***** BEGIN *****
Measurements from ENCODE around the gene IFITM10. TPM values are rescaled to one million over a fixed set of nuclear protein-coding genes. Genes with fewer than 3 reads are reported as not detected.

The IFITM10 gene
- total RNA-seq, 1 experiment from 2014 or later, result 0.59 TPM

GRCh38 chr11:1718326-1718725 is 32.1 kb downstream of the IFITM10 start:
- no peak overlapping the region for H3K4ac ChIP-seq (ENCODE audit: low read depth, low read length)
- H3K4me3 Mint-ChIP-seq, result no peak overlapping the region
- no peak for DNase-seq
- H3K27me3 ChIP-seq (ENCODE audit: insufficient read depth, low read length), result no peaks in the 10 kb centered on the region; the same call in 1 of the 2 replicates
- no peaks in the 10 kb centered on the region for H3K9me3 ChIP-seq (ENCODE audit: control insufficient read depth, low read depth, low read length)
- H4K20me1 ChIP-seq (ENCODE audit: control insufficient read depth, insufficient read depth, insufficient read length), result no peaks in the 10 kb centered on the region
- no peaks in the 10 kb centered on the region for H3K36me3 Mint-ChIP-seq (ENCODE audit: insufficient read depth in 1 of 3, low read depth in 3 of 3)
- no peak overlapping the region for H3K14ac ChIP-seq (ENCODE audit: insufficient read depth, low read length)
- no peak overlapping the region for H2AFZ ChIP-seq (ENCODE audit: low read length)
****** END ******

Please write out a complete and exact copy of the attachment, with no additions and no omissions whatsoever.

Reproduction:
Measurements from ENCODE around the gene IFITM10. TPM values are rescaled to one million over a fixed set of nuclear protein-coding genes. Genes with fewer than 3 reads are reported as not detected.

The IFITM10 gene
- total RNA-seq, 1 experiment from 2014 or later, result 0.59 TPM

GRCh38 chr11:1718326-1718725 is 32.1 kb downstream of the IFITM10 start:
- no peak overlapping the region for H3K4ac ChIP-seq (ENCODE audit: low read depth, low read length)
- H3K4me3 Mint-ChIP-seq, result no peak overlapping the region
- no peak for DNase-seq
- H3K27me3 ChIP-seq (ENCODE audit: insufficient read depth, low read length), result no peaks in the 10 kb centered on the region; the same call in 1 of the 2 replicates
- no peaks in the 10 kb centered on the region for H3K9me3 ChIP-seq (ENCODE audit: control insufficient read depth, low read depth, low read length)
- H4K20me1 ChIP-seq (ENCODE audit: control insufficient read depth, insufficient read depth, insufficient read length), result no peaks in the 10 kb centered on the region
- no peaks in the 10 kb centered on the region for H3K36me3 Mint-ChIP-seq (ENCODE audit: insufficient read depth in 1 of 3, low read depth in 3 of 3)
- no peak overlapping the region for H3K14ac ChIP-seq (ENCODE audit: insufficient read depth, low read length)
- no peak overlapping the region for H2AFZ ChIP-seq (ENCODE audit: low read length)